As has always been the case during Hartline’s tenure, Ohio State got the trustees it was most after. Brown and Grayes were ranked among the top 88 overall prospects in the class, with Grayes moving up the rankings during his senior year following his commitment to Ohio State. Burton was rated a five-star prospect at the time of his commitment to the Buckeyes before falling to 132nd in the final standings, while the Buckeyes beat strong competition from Georgia to land No. 151 in the final composite. rankings

They haven’t played any snaps yet for Ohio State, and with all the talent that came with the two recruiting classes in front of them, there may not be much playing time available for incoming freshmen in 2022. Either of them However, he could become a star over time, and they bring a diverse pool of skill sets that should complement each other well as they each look to work their way up the rotation in different roles.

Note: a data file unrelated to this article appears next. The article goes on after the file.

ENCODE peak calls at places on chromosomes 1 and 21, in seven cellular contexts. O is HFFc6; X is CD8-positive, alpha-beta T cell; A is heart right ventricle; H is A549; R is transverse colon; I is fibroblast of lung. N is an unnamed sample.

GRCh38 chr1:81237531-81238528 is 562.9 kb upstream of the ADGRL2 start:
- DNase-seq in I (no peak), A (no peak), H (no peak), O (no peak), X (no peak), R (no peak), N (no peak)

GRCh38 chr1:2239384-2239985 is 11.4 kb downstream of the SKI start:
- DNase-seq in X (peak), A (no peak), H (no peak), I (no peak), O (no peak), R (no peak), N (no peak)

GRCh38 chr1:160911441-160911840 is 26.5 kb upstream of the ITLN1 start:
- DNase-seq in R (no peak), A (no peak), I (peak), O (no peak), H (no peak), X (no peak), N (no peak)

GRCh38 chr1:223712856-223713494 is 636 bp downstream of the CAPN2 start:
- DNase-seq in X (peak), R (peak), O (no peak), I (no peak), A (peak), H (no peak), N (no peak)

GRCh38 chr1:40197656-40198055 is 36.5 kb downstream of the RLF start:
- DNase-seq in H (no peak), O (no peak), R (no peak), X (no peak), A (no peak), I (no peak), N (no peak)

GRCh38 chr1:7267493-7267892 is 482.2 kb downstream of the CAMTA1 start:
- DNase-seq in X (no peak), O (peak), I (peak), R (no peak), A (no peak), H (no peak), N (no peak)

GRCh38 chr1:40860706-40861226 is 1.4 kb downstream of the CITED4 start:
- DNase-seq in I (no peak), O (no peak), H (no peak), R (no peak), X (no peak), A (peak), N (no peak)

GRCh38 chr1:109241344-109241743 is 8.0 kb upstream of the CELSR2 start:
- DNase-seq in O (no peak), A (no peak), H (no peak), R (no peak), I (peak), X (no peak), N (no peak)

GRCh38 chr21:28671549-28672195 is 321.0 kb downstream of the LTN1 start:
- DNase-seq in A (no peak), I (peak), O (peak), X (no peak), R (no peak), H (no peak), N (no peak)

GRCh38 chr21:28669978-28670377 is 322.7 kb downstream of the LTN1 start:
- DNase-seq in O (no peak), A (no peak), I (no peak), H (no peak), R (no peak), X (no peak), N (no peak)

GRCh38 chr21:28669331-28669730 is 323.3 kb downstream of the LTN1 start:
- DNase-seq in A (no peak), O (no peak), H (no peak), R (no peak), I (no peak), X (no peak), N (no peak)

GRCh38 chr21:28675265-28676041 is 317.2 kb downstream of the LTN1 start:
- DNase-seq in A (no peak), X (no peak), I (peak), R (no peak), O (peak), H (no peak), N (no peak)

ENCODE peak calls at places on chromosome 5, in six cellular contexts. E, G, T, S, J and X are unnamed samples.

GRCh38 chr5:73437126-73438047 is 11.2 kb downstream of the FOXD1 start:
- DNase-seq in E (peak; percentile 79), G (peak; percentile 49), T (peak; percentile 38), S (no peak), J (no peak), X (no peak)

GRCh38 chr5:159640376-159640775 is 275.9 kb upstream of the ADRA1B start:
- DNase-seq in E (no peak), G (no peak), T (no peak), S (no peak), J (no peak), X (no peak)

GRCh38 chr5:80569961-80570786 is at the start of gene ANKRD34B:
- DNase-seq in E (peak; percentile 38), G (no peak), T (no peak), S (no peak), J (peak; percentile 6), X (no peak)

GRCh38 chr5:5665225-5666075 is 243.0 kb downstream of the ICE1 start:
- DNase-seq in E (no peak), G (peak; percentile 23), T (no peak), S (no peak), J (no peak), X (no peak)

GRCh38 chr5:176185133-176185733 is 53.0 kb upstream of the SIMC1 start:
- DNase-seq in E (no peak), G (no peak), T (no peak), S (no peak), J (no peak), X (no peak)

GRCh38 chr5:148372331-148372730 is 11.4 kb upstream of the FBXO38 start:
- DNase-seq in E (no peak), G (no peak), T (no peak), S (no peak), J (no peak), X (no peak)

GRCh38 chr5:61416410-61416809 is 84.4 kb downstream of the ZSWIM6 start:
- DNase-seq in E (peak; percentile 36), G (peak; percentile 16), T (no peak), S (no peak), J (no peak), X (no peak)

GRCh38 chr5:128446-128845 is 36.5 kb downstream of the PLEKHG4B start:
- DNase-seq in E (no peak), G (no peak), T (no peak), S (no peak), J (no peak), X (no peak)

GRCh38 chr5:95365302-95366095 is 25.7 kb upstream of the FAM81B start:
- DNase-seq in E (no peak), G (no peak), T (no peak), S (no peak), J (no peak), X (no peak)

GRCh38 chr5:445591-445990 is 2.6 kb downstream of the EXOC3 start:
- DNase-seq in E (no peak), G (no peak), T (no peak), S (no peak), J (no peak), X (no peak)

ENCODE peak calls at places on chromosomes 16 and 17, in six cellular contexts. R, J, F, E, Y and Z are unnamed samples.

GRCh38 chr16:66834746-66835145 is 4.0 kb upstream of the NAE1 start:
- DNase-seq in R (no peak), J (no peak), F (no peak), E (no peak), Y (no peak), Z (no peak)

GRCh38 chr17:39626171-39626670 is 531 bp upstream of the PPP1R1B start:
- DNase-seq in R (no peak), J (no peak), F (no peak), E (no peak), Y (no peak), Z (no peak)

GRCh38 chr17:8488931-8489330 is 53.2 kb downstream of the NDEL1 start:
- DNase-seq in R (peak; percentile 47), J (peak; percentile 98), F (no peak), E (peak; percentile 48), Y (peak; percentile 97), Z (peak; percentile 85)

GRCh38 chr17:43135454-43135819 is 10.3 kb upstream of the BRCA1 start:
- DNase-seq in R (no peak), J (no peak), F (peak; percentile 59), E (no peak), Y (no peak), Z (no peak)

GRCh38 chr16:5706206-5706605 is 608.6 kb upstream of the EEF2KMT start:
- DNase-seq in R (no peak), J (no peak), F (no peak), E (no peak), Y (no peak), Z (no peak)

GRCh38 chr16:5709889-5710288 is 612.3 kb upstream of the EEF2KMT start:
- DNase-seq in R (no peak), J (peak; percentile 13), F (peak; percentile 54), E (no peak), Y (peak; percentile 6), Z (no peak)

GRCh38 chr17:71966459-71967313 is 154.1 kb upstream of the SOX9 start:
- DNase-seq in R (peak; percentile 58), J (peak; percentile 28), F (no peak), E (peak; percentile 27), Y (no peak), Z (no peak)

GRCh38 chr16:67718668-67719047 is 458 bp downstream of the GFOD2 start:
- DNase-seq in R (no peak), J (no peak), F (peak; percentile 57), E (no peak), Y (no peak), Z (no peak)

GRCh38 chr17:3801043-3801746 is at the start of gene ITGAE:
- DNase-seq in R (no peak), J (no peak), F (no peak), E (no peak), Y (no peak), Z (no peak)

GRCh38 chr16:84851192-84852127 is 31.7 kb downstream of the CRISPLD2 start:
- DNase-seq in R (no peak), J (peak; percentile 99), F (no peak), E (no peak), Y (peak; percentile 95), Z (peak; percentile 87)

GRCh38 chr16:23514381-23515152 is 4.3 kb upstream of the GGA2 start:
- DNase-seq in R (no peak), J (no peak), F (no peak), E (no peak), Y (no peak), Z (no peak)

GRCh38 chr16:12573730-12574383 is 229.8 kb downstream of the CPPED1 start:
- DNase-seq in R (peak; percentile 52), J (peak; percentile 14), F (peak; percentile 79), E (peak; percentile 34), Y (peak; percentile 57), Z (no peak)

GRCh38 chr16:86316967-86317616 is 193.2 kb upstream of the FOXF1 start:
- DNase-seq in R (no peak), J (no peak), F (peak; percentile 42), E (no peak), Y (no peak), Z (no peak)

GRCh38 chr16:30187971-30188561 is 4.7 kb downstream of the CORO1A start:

2023: Brandon Inniss, Carnell Tate, Noah Rogers, Bryson Rodgers

As impressive as Hartline’s recruiting classes at Ohio State have been year after year, the class he’s now assembled for 2023 is arguably his best work yet.

Rankings for this recruiting cycle won’t be finalized until after they play out their senior seasons, but if Inniss (currently 18th overall), Tate (28) and Rogers (50) remain among the top 50 prospects in the class, Ohio State would become the third school to sign three top 50 overall prospects at wide receiver in the same class, joining Alabama in 2021 (Ja’Corey Brooks, Agiye Hall and JoJo Earle) and Texas in 2000 (BJ Johnson , Roy Williams, and Sloan Thomas).